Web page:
Relentless drought boosts desal
By JEAN HELLER
© St. Petersburg Times,
Construction is only beginning on the region's first seawater desalination plant, but water officials are already contemplating two more.
Galvanized by more than two years of devastating drought, the board of Tampa Bay Water decided to jump-start the next round of new water projects, which are designed to shield the region from the effect of future dry conditions, allow for regional growth and reduce ground water pumping in environmentally stressed areas.
On Friday, officials indicated a clear preference that those projects include a second desal operation and an option for a third. Most of the sites under consideration are in Pinellas County.
Instead of waiting until midsummer, when they were originally scheduled to choose projects for the second phase of water development, the board members said at a workshop Friday they would make those decisions on June 11.
"Why wait?" asked Pinellas County Commissioner Susan Latvala, a member of the TBW board, which had just been told the timetable was extremely tight for new projects scheduled to be online by 2008. "Let's give ourselves some breathing room."
The board's determination to advance with water development as quickly as possible shifted the focus immediately to more desal. It also raised the possibility that TBW could eventually abandon plans for two controversial new well fields, Cone Ranch in northeast Hillsborough County and Cypress Bridge II in central Pasco. The projects have been sources of regional friction for years.
Pasco interests object to another well field in an area already damaged by overpumping. Hillsborough residents fear pumping Cone Ranch would damage wetlands and draw down the Hillsborough River, Tampa's principal source of drinking water.
If the board votes to proceed with Desal II, two areas will be explored for possible sites. The primary area is several miles to the north and south of the Pinellas/Pasco boarder on the Gulf of Mexico around the mouth of the Anclote River. The second is along the Tampa Bay shoreline of St. Petersburg from Feather Sound south to Pinellas Point.
"Why not build both?" said Chris Hart, a Hillsborough commissioner who sits on the water board.
"That gets us the water we need out to 2014 without the well fields."
The board could choose to do that, or it could choose between Anclote and southeast Pinellas and then look at an entirely different site for Desal III.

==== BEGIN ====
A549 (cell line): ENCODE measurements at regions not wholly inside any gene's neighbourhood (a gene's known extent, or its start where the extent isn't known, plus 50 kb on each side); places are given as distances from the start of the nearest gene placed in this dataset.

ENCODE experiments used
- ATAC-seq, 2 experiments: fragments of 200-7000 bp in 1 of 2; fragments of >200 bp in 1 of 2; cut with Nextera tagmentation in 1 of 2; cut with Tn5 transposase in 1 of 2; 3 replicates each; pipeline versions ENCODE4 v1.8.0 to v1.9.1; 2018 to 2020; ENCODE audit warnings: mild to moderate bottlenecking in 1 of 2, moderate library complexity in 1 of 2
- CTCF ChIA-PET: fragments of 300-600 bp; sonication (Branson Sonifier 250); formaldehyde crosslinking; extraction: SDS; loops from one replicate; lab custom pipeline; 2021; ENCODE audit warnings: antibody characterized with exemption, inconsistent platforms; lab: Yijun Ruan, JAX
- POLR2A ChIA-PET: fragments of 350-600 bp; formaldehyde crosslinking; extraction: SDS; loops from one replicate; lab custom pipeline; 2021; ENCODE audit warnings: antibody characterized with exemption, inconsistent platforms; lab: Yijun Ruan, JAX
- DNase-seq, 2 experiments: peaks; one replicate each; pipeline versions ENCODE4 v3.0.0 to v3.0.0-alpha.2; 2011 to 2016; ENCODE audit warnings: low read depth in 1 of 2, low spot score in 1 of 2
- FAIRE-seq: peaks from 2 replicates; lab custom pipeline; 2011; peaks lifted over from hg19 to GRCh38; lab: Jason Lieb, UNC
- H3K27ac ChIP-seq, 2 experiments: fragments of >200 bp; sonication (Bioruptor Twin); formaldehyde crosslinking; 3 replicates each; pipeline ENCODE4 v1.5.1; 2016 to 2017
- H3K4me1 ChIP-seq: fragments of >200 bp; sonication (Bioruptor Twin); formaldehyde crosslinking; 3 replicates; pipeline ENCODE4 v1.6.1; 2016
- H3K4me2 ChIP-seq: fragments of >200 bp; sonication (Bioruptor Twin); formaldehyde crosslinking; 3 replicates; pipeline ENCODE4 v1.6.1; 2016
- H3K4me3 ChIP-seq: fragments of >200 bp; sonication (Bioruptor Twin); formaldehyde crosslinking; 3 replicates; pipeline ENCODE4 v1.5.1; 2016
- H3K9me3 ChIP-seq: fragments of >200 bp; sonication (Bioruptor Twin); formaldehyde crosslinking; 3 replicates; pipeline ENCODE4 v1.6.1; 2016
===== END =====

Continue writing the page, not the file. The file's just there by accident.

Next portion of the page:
If the board wants a desal plant that will produce more than 10-million gallons of water a day, a site in the Anclote area is the more likely. Officials don't believe they can get permits for a larger plant on the bay directly across from Desal I in the Big Bend area of Hillsborough County.
That $110-million plant, scheduled to come on line in December 2002, will start construction June 25, but faces two legal challenges.
The Anclote area was considered during site searches for Desal I. It was controversial because of nearby pollution from a federal EPA Superfund site and because of concerns over salt discharges into coastal estuaries.
Both of those problems would be eliminated if Tampa Bay Water designed a desal project to draw water and discharge brine, the salt byproduct of desal, miles off the coast in the deep water of the gulf. It could also open the option of building a plant much larger than the 25-mgd facility now envisioned.
"If your intake and discharge are offshore, the sky's the limit," said David McIntyre of Parsons Brinckerhoff, TBW's desal consultant.
"If you're out in a totally marine environment, the discharges have the highest salinity, but the impacts are minimal. If you are in an estuary, you have many more environmental considerations."
However, he added, the offshore option is by far the more expensive.
Whatever the decision on June 11, the development of new water in the region is going to cost water customers.
Projects to which Tampa Bay Water is already committed, including Desal I, a new water treatment plant and reservoir, are projected to add $7.84 to the monthly bills of homeowners who use about 8,000 gallons of water a month.
The increase will not come all at once, but in increments, as water projects come on line.
If the Tampa Bay Water board should chose the most expensive options for the future, they would add $9.04 to monthly water bills, also in increments, out to 2014.
"What we're paying for is drought-proofing the region," said Jerry Maxwell, Tampa Bay Water general manager.
"That's expensive, but we don't want to go through the last two years again."